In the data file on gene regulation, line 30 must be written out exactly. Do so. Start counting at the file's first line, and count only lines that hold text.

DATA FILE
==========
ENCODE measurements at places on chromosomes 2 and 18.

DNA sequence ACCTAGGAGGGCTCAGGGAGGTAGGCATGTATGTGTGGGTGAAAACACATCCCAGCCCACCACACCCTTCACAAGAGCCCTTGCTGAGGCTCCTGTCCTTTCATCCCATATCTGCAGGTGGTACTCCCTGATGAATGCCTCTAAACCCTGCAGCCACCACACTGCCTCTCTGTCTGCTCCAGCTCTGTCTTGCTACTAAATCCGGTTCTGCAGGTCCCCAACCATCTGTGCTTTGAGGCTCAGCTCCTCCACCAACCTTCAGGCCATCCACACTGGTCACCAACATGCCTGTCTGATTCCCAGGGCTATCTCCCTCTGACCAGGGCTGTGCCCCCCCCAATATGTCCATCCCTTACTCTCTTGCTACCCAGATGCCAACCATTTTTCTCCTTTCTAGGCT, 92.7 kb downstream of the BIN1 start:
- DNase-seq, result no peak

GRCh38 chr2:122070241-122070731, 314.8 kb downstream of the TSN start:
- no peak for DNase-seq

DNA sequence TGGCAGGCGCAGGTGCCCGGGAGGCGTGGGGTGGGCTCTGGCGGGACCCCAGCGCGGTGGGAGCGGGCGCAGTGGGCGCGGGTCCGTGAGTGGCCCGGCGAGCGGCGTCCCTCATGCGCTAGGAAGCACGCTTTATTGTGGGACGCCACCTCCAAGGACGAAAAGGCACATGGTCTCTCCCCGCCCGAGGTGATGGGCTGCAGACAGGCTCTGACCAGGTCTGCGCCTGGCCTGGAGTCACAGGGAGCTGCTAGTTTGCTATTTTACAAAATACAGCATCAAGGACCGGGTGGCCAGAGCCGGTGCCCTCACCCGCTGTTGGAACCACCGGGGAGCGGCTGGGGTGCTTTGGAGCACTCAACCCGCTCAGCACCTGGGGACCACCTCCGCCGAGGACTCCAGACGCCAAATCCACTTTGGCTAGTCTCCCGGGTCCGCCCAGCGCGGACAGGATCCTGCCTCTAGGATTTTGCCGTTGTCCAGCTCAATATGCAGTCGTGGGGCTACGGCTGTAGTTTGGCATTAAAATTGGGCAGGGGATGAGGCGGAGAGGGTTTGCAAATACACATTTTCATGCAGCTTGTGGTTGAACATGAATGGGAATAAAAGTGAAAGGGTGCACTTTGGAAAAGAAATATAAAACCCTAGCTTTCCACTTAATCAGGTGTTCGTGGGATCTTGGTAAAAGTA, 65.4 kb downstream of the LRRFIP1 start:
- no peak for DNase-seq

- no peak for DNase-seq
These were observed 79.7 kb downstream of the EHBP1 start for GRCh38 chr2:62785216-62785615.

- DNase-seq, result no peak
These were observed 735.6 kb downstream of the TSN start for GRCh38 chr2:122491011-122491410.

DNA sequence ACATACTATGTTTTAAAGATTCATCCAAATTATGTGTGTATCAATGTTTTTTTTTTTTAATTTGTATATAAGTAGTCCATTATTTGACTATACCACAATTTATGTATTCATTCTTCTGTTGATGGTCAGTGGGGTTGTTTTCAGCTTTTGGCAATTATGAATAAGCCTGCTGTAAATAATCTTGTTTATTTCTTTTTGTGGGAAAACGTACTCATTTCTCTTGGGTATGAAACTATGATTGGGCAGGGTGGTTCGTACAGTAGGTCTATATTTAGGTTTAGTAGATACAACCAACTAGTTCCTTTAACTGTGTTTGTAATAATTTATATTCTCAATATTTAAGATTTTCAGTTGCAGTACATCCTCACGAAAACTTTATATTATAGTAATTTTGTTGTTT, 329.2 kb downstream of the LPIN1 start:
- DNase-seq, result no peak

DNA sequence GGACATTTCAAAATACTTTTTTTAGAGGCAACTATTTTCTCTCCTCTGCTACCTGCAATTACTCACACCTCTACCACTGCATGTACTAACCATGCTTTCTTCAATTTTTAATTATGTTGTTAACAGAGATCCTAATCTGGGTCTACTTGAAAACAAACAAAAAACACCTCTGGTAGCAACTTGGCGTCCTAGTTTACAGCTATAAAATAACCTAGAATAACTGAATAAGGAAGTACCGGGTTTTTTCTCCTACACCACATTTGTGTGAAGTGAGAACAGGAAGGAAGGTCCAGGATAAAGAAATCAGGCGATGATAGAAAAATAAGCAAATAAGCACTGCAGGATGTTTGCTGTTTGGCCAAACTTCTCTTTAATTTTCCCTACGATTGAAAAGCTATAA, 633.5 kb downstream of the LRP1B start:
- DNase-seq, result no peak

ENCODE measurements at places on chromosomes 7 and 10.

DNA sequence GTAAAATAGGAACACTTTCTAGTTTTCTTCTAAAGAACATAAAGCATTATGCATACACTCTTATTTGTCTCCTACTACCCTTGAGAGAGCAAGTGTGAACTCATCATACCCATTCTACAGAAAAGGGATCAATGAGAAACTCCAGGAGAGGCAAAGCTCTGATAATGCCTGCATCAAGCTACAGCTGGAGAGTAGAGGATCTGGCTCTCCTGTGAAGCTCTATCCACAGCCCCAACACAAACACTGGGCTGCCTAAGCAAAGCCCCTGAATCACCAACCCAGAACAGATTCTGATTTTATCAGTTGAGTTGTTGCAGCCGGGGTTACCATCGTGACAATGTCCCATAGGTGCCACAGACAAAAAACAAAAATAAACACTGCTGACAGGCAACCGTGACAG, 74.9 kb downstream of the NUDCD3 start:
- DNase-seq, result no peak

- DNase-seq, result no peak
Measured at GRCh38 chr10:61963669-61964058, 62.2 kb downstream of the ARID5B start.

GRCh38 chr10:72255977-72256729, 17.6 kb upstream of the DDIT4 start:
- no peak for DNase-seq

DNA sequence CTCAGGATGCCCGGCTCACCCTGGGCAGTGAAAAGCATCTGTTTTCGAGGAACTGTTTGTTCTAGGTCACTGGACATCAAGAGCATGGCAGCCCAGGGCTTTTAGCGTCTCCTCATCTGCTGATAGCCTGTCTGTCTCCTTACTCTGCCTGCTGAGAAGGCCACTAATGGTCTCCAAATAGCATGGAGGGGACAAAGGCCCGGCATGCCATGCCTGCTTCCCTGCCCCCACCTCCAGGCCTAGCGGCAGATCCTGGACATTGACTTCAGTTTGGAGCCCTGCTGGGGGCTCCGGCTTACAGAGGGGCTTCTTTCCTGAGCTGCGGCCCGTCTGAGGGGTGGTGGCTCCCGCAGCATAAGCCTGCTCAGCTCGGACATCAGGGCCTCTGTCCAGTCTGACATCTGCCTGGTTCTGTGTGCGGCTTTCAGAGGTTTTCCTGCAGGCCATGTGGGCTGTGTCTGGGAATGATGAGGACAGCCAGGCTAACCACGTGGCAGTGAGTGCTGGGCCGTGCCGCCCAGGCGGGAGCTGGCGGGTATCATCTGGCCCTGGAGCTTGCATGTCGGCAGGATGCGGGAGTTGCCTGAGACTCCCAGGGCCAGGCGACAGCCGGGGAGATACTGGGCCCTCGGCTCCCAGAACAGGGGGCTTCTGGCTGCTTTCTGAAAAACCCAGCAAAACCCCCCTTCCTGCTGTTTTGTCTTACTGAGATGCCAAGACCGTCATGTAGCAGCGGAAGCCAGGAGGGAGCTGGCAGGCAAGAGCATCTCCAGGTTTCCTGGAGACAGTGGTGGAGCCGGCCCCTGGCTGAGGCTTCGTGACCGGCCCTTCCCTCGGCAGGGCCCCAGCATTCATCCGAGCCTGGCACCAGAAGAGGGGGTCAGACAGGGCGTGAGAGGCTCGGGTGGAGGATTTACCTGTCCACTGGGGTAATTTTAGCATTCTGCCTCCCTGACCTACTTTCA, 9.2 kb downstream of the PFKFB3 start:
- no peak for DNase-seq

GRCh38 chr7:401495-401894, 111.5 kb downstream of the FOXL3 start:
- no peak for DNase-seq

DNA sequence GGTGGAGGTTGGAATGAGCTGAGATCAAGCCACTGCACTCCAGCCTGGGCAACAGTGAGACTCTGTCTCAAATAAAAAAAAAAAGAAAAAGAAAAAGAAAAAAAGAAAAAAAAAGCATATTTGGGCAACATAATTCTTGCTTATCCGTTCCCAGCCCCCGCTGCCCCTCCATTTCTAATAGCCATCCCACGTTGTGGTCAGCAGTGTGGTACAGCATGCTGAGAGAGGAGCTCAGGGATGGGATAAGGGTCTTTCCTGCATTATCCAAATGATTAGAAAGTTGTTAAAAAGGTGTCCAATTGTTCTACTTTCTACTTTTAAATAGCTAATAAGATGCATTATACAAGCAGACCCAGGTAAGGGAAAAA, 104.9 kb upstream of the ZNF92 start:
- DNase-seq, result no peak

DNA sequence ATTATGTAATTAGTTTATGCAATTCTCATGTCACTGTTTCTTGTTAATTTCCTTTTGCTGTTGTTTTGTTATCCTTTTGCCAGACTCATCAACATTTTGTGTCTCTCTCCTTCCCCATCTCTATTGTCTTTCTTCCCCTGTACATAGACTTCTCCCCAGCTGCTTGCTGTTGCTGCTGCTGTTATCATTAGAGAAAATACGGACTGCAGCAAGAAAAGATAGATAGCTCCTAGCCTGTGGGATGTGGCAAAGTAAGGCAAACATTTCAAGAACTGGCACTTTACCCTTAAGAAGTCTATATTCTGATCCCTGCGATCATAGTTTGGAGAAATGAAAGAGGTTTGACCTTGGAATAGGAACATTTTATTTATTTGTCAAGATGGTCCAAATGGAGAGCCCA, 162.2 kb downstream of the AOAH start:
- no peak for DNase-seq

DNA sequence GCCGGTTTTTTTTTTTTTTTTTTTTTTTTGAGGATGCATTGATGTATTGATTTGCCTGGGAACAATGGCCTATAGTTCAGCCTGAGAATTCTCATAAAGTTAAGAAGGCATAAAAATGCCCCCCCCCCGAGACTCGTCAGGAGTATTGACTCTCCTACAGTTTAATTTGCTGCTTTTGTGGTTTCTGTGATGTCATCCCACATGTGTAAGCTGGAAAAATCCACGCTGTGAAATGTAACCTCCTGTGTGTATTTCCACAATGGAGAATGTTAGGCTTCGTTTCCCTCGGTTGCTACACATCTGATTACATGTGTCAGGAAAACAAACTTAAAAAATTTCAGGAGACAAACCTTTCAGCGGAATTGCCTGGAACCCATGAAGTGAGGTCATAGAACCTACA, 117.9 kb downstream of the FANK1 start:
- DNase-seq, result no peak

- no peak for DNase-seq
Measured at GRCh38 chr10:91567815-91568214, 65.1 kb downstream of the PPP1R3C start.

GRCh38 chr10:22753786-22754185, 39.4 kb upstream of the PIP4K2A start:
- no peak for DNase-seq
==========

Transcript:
- no peak for DNase-seq